The government had invited expressions of interest from bidders for its 51% stake in mini-Ratna PSU Pawan Hans, with January 19 as the deadline.
The Finance Ministry has extended the bidding deadlines for the strategic disinvestment of Pawan Hans by a month, citing logistical challenges faced by interested bidders due to the COVID-19 pandemic.
This marks another setback for the government’s already dented plans to raise ₹2.1 lakh crore through disinvestment in 2020-21, with just about ₹14,000 crore raised so far through minority stake sales.
No strategic sales have been concluded so far this year, even as a new public sector policy promised last May to energise privatisation of public sector firms is yet to be firmed up. The extended timelines for Pawan Hans’ stake sale requires potential bidders to submit physical copies of the required documents by the first week of March, making it difficult to expect the sale process to be completed this financial year.
In December 2020, the government had invited expressions of interest from bidders for its 51% stake in mini-Ratna PSU Pawan Hans, with January 19 as the deadline. The balance 49% stake in the firm is owned by ONGC, and the successful bidder would get an option to buy out the oil major’s stake on similar price and terms as agreed for the Centre’s stake.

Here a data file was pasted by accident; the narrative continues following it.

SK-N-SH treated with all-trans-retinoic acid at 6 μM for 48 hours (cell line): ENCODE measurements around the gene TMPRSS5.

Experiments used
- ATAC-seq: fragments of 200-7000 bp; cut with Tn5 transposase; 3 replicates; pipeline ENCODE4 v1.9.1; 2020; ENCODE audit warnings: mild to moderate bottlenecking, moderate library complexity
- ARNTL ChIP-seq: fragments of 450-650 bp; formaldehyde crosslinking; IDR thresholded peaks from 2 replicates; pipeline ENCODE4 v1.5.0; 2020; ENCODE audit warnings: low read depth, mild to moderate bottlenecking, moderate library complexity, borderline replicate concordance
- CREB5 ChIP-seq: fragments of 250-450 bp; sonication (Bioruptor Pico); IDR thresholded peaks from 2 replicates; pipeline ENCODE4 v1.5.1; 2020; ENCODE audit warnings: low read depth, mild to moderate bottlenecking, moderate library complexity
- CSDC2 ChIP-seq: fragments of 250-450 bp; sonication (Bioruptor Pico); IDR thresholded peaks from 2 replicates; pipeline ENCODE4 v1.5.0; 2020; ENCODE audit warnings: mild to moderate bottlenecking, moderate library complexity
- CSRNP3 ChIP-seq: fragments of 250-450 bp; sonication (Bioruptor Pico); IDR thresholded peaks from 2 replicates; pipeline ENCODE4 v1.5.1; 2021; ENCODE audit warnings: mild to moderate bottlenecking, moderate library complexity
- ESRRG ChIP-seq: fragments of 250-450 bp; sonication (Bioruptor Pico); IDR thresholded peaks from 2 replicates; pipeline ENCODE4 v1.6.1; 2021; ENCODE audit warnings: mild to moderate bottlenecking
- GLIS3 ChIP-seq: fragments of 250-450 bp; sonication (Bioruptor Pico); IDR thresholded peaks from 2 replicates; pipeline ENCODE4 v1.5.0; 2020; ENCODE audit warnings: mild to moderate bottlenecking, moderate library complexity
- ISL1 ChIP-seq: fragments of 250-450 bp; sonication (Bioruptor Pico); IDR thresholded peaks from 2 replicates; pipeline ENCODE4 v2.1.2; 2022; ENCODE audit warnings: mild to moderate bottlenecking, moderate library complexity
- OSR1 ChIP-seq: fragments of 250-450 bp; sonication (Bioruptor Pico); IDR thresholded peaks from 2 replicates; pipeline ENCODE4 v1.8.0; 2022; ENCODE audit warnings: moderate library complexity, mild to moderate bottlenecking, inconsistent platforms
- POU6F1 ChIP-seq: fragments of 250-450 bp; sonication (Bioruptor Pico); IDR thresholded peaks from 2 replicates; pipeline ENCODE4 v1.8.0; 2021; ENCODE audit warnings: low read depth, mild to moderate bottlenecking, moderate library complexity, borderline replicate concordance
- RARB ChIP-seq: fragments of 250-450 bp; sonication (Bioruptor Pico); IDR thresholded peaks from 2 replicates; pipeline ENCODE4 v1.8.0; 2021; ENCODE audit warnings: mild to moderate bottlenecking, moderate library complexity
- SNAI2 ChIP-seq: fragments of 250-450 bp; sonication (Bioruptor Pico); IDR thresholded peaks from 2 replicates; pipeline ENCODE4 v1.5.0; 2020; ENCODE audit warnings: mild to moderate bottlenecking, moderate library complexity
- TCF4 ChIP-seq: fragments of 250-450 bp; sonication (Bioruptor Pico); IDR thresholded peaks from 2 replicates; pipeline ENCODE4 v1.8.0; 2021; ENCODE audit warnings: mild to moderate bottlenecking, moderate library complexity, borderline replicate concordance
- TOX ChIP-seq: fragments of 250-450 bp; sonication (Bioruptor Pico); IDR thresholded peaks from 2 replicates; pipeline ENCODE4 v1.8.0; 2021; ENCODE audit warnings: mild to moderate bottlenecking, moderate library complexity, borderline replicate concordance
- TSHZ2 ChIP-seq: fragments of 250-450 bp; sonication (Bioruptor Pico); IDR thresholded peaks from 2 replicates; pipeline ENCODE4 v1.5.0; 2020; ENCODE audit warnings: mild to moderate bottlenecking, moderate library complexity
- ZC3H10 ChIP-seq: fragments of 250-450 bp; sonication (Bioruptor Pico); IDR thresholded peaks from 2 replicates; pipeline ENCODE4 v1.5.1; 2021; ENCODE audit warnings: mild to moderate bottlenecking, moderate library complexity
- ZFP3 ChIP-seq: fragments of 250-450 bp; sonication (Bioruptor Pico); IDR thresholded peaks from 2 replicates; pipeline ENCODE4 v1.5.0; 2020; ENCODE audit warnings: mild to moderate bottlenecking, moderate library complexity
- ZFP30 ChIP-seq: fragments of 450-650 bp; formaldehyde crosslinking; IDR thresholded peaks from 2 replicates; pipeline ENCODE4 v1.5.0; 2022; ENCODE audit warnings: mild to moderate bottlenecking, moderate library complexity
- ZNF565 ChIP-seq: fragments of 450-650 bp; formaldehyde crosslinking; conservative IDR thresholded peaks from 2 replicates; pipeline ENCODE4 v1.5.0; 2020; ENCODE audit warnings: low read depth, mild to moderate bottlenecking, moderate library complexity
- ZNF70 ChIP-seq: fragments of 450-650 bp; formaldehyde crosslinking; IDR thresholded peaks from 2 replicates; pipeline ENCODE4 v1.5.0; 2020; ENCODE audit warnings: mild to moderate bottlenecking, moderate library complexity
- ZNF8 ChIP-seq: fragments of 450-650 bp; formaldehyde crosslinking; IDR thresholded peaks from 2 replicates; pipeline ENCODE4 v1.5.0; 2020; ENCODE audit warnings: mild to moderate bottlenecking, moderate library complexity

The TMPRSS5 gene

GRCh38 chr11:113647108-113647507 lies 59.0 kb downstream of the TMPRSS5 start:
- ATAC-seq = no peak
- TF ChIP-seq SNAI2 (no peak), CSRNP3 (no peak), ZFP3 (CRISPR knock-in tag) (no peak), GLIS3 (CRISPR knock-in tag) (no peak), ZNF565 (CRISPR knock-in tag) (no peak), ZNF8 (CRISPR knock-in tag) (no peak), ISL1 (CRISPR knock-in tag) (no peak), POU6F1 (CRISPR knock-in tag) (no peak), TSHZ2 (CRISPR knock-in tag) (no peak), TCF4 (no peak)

The deadline for evincing interest has now been extended till February 18 “considering the prevailing Covid-19 situation and consequent logistical challenges faced by Interested Bidders”, the Department of Investment and Public Asset Management (DIPAM) said in a notification.
Strategic sales of public sector firms like Air India and BPCL are unlikely to conclude this year, nor is the plan to list the Life Insurance Corporation of India on the bourses likely to take off by March 31, 2021, as amendments are needed to the LIC Act of 1956.
The government could miss its disinvestment targets for the year by a wide margin, but the pressure on the exchequer to raise resources to prop up a fledgling economic recovery and meet expectations of higher outlays for healthcare could translate into even stiffer disinvestment targets in 2021-22.
The increase in public spending in the upcoming Budget will have to be financed to a large extent by garnering disinvestment proceeds and monetising assets, Brickwork Ratings said in its latest economic outlook report released last week. “The next year will present greater opportunities to fast-track strategic disinvestment not merely to raise resources for revival, but also to eliminate the need for the government’s involvement in non-strategic areas,” it said.
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